If you are after it, you will love the wide variety of colors that comes in. You can find orange or pink ling – small scales that are easy to remove and long bodies.

The pink ling seems to be more valuable than others. But at the same time, it is at risk of overfishing. If you ask me, I would stay away from it. There is no benefit in overfishing, but just a bunch of harsh disadvantages.


Sharks are not to be overlooked either. There are quite a few species in the Irish waters, from the blue and the thresher to the six gilled and the mako. At first, I thought the crazy Irish go for 15 foot sharks, but these species are actually smaller.

If you want to feel like a man, make sure you go fishing in Ireland during the summer months. The blue shark is more popular in northern waters, while other species are random.


The turbot has more value though. Not only is it beautiful, but it can also be large and challenging. Some fish can easily exceed 30 pounds in weight. Its body is shaped like a diamond. As for cod, it is available regardless of the time of the year you visit Ireland. Some cods can reach 50 pounds in weight.


Stick to the northern waters and you will also find plenty of flounders. They are popular in sport fishing and can be found in heavy amounts in freshwaters. The pollack is in the same category. It is a sport fish and can be found around reefs, rough grounds or wrecks.

Now that you are aware of the main species around Ireland, what are the most reputable places to try your luck?

Top fly fishing spots In Ireland and Northern Ireland

While you can fish pretty much everywhere in Ireland, a few areas make the difference. Not only do you have lots of activities around, but you will also love the surrounding landscapes.

River Nire, Comeragh Mountains

Comeragh Mountains

River Nire is your top option if you are after brown trout.

Besides, it is a spectacular location with amazing views. The area is located in Waterford – the old fashioned countryside that will make you feel like in the 1600s. You might as well bring your family over or perhaps a few friends for the adventure of a lifetime. Hiking the Comeragh Mountains is also a once in a lifetime experience.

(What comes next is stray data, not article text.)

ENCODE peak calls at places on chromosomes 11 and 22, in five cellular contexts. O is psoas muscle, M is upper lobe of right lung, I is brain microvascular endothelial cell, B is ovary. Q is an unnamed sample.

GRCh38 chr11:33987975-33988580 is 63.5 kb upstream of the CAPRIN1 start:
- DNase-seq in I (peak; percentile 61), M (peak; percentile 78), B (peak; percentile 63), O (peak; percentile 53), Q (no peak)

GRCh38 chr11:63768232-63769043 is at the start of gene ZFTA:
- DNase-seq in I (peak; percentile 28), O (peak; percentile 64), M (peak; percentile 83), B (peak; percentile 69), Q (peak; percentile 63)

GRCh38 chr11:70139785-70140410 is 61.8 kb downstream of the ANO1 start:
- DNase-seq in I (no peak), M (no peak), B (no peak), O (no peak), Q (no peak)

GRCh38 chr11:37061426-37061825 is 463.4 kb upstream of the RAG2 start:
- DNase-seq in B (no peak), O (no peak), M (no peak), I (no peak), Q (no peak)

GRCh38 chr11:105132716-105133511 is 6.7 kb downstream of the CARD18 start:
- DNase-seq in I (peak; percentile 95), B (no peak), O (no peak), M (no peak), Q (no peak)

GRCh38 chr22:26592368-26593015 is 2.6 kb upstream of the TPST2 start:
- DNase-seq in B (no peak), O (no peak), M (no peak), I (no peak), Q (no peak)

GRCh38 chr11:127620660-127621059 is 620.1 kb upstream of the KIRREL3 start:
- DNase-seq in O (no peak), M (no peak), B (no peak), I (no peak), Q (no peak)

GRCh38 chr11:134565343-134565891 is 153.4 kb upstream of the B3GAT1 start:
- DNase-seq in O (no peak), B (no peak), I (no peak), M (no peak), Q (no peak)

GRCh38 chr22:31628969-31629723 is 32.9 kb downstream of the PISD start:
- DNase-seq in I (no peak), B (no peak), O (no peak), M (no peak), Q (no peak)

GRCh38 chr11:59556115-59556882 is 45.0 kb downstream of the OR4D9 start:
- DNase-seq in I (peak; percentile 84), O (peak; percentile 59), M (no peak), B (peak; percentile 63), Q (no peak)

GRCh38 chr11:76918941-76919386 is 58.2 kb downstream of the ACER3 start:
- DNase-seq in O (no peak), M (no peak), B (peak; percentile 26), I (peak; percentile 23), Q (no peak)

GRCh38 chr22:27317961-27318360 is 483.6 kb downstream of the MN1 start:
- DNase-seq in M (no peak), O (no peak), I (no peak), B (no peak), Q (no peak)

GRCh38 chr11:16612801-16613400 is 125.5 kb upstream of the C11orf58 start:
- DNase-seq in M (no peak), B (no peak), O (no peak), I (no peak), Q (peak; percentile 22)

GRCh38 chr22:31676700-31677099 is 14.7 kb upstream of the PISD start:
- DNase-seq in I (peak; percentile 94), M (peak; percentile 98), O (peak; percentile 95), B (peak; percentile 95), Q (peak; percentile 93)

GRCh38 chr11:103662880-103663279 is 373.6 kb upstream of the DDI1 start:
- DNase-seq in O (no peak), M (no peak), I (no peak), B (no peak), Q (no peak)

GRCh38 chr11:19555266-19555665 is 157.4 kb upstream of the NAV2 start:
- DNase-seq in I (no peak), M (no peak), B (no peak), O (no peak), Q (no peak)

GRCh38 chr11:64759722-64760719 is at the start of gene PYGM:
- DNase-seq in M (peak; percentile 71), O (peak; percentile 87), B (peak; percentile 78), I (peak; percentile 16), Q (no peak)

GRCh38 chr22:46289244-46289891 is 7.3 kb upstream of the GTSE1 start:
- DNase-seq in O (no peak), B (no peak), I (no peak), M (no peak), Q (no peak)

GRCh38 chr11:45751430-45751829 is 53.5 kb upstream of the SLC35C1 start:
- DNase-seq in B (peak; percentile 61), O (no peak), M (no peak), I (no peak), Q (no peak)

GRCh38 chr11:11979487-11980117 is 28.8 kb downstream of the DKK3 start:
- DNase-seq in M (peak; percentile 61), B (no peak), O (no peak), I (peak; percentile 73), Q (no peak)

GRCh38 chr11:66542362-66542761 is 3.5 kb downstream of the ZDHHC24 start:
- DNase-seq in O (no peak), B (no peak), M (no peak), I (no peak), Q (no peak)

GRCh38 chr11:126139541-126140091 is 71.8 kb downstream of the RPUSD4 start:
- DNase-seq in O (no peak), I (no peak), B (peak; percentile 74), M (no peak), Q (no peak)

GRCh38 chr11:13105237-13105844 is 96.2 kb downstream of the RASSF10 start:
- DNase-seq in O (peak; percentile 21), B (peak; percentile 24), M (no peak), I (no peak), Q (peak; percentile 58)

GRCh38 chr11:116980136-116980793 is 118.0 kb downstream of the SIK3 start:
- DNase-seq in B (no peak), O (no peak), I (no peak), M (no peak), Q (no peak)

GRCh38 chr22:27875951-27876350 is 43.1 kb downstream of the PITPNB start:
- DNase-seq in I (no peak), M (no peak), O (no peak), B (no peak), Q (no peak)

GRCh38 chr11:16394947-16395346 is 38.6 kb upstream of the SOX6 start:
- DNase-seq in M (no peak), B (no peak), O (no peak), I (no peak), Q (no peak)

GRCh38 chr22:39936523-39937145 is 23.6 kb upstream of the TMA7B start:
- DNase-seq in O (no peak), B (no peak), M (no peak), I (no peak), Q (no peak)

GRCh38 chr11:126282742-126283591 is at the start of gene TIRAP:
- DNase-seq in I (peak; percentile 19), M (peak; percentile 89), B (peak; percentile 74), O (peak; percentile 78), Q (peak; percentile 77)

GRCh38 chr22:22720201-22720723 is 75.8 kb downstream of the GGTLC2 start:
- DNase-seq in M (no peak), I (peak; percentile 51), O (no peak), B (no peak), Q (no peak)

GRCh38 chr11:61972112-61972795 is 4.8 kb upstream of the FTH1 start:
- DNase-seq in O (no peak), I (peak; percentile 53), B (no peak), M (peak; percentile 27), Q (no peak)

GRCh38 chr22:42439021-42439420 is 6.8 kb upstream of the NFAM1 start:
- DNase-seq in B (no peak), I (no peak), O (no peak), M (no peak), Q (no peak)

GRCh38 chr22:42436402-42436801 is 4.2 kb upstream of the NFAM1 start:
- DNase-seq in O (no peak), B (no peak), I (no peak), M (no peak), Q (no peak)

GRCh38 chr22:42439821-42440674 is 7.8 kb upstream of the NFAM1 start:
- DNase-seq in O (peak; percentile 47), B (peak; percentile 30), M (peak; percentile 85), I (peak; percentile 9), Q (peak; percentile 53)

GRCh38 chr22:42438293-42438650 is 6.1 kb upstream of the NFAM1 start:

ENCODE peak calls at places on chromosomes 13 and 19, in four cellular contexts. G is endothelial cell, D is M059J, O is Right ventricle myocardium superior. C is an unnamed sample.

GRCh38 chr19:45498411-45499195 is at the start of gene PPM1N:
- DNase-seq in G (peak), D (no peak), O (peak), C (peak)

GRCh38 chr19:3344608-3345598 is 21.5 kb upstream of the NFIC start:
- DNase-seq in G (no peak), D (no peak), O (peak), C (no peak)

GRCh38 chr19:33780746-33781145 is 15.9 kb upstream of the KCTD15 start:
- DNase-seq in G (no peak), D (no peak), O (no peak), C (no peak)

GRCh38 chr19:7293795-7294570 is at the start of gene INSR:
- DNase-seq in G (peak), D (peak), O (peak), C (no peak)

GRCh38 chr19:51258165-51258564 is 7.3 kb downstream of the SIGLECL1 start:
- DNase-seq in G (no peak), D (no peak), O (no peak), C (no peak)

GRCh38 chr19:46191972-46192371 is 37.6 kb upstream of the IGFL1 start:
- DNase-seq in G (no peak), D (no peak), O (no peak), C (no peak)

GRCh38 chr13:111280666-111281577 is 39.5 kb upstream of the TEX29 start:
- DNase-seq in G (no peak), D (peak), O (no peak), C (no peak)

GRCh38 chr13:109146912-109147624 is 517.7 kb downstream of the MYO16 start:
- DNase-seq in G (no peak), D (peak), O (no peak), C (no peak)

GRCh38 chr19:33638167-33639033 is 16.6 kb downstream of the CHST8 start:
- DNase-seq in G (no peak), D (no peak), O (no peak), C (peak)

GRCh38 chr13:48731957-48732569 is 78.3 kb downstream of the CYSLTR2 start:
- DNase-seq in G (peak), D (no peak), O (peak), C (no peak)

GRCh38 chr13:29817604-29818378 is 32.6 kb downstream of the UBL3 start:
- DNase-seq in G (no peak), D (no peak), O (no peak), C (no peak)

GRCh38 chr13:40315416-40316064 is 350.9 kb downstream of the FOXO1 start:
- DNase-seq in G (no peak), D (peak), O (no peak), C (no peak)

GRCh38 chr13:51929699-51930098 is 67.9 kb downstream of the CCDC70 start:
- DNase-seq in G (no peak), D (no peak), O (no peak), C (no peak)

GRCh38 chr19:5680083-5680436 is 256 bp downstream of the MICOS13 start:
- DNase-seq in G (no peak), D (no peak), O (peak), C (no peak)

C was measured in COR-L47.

River Nire is suitable for dry fly fishing, as well as nymph fly fishing. It is close to River Suir. Both rivers are crystal clear and provide good views – excellent if you are just getting into fishing.

If you want a traditional and country-like location, try out the Salterbridge Gatelodge.

Baronscourt, Tyrone County

Source: Baronscourt

The Tyrone County is one of the most beautiful areas in Northern Ireland. Take a break from the coast and explore the local countryside. Baronscourt is located close to Newtonstewart. It is a beautiful private estate with lots of pools for your fishing experience.

The season starts on 1st April and closes on 20th October each year.  The beat holds two rods and a friendly ghillie / guide can be arranged to be on hand to provide expert local advice and give you the best chance to catch a salmon.

From all these places, it is highly recommended to check out the Snaa. It makes no difference what your experience level is – this place is one of the most challenging areas I have ever fished in.

There are quite a few decent options for accommodation – Mellon County Inn Hotel and Silverbirch Hotel are among the top rated options in the area.

Sheen Falls Lodge

Fly fishing ireland
Source: Sheen Falls Lodge

Sheen Falls Lodge provides plenty of opportunities – mostly for salmon and trout. You do not even have to bring your equipment, as you can rent it on the site. There are also lessons and tutorials for beginners. Get a permit and check out one of the lakes around the big estate. You can also book a room there.

Interested in less luxury and more of a house that looks like it was built by elves? The Lissyclearig Thatched Cottage will surprise you with its welcoming atmosphere.